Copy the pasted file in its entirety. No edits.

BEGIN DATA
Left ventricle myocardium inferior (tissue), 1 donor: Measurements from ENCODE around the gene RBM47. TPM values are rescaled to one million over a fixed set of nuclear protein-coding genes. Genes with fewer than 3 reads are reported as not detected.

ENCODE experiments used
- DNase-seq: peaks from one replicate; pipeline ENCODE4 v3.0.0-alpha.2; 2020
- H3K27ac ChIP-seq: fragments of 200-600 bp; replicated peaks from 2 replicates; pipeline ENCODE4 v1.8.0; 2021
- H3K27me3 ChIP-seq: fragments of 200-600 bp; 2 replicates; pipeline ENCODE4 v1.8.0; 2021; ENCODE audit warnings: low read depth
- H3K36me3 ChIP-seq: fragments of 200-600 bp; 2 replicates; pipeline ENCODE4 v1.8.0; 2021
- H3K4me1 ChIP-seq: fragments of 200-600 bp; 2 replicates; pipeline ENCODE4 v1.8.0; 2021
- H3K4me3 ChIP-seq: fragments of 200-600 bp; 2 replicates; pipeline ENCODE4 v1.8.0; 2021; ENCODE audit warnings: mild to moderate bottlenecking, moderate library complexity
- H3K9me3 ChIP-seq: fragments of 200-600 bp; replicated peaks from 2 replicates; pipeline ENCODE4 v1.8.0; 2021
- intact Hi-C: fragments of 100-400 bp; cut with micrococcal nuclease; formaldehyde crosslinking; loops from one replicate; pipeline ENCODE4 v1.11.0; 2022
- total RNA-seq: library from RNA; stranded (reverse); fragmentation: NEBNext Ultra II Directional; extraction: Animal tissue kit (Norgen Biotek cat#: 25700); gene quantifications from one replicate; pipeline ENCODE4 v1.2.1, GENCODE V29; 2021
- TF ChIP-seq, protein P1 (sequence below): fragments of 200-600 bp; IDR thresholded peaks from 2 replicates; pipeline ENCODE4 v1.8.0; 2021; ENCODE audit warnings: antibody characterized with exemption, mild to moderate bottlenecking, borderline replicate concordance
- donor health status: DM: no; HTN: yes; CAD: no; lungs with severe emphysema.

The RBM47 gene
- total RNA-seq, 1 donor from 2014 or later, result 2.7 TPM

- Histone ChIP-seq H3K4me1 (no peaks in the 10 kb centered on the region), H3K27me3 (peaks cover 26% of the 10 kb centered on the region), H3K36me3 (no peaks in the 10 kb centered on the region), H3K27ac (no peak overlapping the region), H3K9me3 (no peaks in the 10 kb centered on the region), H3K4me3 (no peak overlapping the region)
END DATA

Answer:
Left ventricle myocardium inferior (tissue), 1 donor: Measurements from ENCODE around the gene RBM47. TPM values are rescaled to one million over a fixed set of nuclear protein-coding genes. Genes with fewer than 3 reads are reported as not detected.

ENCODE experiments used
- DNase-seq: peaks from one replicate; pipeline ENCODE4 v3.0.0-alpha.2; 2020
- H3K27ac ChIP-seq: fragments of 200-600 bp; replicated peaks from 2 replicates; pipeline ENCODE4 v1.8.0; 2021
- H3K27me3 ChIP-seq: fragments of 200-600 bp; 2 replicates; pipeline ENCODE4 v1.8.0; 2021; ENCODE audit warnings: low read depth
- H3K36me3 ChIP-seq: fragments of 200-600 bp; 2 replicates; pipeline ENCODE4 v1.8.0; 2021
- H3K4me1 ChIP-seq: fragments of 200-600 bp; 2 replicates; pipeline ENCODE4 v1.8.0; 2021
- H3K4me3 ChIP-seq: fragments of 200-600 bp; 2 replicates; pipeline ENCODE4 v1.8.0; 2021; ENCODE audit warnings: mild to moderate bottlenecking, moderate library complexity
- H3K9me3 ChIP-seq: fragments of 200-600 bp; replicated peaks from 2 replicates; pipeline ENCODE4 v1.8.0; 2021
- intact Hi-C: fragments of 100-400 bp; cut with micrococcal nuclease; formaldehyde crosslinking; loops from one replicate; pipeline ENCODE4 v1.11.0; 2022
- total RNA-seq: library from RNA; stranded (reverse); fragmentation: NEBNext Ultra II Directional; extraction: Animal tissue kit (Norgen Biotek cat#: 25700); gene quantifications from one replicate; pipeline ENCODE4 v1.2.1, GENCODE V29; 2021
- TF ChIP-seq, protein P1 (sequence below): fragments of 200-600 bp; IDR thresholded peaks from 2 replicates; pipeline ENCODE4 v1.8.0; 2021; ENCODE audit warnings: antibody characterized with exemption, mild to moderate bottlenecking, borderline replicate concordance
- donor health status: DM: no; HTN: yes; CAD: no; lungs with severe emphysema.

The RBM47 gene
- total RNA-seq, 1 donor from 2014 or later, result 2.7 TPM

- Histone ChIP-seq H3K4me1 (no peaks in the 10 kb centered on the region), H3K27me3 (peaks cover 26% of the 10 kb centered on the region), H3K36me3 (no peaks in the 10 kb centered on the region), H3K27ac (no peak overlapping the region), H3K9me3 (no peaks in the 10 kb centered on the region), H3K4me3 (no peak overlapping the region)